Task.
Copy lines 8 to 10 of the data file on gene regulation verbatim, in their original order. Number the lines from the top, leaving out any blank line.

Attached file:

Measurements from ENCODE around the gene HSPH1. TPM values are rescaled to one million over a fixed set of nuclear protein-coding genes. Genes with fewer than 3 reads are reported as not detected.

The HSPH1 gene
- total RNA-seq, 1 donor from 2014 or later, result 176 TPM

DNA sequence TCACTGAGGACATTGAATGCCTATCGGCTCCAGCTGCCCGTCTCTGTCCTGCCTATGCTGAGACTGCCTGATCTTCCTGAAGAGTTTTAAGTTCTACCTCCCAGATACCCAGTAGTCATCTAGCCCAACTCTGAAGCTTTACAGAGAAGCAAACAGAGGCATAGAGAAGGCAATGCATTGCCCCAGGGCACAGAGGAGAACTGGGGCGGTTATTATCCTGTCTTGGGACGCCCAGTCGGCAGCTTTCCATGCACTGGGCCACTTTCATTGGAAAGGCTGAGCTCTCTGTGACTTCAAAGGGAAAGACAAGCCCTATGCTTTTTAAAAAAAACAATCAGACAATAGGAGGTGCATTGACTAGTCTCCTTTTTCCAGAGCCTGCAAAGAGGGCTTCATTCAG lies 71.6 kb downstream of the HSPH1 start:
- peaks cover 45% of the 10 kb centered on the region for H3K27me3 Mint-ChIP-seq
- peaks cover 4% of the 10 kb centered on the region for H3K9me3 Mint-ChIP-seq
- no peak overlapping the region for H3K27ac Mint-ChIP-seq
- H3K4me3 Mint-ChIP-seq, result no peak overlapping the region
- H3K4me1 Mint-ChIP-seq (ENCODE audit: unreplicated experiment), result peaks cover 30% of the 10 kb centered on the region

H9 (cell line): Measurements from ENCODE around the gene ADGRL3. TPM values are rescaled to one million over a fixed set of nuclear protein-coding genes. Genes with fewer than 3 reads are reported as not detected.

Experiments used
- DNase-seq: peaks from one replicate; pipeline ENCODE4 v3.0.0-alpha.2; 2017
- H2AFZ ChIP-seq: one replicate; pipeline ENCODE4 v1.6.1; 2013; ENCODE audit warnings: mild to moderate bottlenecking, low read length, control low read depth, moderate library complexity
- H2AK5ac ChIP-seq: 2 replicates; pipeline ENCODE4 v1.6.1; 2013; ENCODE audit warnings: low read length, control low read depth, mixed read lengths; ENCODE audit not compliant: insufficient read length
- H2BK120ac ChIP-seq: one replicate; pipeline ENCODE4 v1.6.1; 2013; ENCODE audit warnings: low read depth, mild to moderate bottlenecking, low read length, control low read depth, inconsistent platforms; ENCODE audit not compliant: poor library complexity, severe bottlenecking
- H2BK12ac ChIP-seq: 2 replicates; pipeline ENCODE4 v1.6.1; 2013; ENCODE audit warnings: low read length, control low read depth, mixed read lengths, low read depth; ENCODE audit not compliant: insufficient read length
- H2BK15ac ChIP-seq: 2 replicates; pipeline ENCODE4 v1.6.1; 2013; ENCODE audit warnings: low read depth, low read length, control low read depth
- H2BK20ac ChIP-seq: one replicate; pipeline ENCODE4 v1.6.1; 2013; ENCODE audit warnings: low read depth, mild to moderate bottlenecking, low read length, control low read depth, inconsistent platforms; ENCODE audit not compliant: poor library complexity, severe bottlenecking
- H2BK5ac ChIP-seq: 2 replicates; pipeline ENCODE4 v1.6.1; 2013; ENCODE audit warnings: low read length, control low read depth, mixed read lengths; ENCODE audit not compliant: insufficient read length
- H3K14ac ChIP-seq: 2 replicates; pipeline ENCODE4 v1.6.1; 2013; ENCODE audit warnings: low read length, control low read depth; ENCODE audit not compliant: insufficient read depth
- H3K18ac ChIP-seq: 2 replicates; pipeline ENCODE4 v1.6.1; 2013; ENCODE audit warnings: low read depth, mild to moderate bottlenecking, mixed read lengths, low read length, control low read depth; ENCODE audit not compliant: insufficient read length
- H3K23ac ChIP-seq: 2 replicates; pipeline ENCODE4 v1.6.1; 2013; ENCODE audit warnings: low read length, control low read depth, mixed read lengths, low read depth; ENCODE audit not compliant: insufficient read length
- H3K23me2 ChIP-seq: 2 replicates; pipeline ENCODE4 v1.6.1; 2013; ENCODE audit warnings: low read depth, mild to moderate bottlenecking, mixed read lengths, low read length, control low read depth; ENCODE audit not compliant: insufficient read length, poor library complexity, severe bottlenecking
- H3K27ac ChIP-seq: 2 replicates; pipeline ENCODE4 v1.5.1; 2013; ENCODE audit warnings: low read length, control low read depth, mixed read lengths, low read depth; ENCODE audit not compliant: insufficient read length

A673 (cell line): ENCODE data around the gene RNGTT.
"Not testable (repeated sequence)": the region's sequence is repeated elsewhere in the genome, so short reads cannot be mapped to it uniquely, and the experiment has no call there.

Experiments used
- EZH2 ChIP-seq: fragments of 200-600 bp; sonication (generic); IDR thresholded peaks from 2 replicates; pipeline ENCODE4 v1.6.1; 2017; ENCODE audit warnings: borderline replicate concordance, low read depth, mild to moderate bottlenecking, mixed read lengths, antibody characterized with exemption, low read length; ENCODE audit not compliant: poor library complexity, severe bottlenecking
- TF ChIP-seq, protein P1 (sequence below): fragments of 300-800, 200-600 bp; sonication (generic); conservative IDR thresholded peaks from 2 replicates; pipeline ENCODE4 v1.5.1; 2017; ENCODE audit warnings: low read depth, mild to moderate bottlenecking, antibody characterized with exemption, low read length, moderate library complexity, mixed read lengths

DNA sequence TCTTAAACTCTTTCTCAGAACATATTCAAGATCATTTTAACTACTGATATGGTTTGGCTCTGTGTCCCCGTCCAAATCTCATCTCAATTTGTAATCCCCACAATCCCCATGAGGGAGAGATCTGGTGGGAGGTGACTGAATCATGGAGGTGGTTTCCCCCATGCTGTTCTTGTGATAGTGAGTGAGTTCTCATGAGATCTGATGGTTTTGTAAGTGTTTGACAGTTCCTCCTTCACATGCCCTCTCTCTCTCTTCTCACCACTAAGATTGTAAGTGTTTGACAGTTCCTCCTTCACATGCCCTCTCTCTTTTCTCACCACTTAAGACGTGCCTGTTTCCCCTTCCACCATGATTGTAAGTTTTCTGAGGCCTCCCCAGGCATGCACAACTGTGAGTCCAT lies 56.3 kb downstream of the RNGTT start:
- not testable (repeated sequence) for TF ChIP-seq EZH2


- H3K4me3 Mint-ChIP-seq, result no peak overlapping the region
- H3K4me1 Mint-ChIP-seq (ENCODE audit: unreplicated experiment), result peaks cover 30% of the 10 kb centered on the region

H9 (cell line): Measurements from ENCODE around the gene ADGRL3. TPM values are rescaled to one million over a fixed set of nuclear protein-coding genes. Genes with fewer than 3 reads are reported as not detected.